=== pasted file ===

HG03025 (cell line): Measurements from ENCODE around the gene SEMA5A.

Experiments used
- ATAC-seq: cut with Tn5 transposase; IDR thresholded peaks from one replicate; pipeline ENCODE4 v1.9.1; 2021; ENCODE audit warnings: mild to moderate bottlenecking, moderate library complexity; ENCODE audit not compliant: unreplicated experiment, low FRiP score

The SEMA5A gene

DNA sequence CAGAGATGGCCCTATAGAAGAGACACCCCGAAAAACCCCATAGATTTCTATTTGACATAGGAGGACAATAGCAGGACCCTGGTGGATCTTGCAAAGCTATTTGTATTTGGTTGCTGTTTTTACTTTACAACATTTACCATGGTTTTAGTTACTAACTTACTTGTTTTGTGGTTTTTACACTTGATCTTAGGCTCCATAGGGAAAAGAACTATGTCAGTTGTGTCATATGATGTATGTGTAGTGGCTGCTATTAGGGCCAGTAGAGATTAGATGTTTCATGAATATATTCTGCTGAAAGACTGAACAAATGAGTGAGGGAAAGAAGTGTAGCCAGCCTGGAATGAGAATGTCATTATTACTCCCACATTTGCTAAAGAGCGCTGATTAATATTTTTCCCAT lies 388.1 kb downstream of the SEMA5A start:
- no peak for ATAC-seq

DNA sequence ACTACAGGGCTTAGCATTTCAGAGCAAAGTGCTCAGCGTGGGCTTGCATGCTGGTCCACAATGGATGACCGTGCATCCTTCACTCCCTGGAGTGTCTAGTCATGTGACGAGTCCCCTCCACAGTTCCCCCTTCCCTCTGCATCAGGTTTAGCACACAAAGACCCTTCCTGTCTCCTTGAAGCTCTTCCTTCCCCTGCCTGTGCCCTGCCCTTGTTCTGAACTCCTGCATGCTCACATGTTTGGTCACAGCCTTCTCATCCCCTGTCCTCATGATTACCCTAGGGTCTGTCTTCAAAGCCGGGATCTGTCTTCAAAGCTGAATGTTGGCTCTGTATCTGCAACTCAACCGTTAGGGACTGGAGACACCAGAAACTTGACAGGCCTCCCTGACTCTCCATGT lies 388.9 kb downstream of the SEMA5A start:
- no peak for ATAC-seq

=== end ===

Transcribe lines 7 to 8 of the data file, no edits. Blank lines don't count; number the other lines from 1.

DNA sequence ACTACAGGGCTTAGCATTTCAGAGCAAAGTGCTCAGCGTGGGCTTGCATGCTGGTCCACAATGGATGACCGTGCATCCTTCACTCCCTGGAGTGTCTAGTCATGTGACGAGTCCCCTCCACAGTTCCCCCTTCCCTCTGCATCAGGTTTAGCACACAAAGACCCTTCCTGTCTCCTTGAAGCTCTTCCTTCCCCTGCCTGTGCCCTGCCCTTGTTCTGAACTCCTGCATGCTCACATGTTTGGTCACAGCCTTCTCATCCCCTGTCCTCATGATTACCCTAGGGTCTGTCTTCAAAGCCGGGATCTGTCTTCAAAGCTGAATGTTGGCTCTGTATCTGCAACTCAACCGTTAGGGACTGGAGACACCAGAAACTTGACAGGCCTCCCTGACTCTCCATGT lies 388.9 kb downstream of the SEMA5A start:
- no peak for ATAC-seq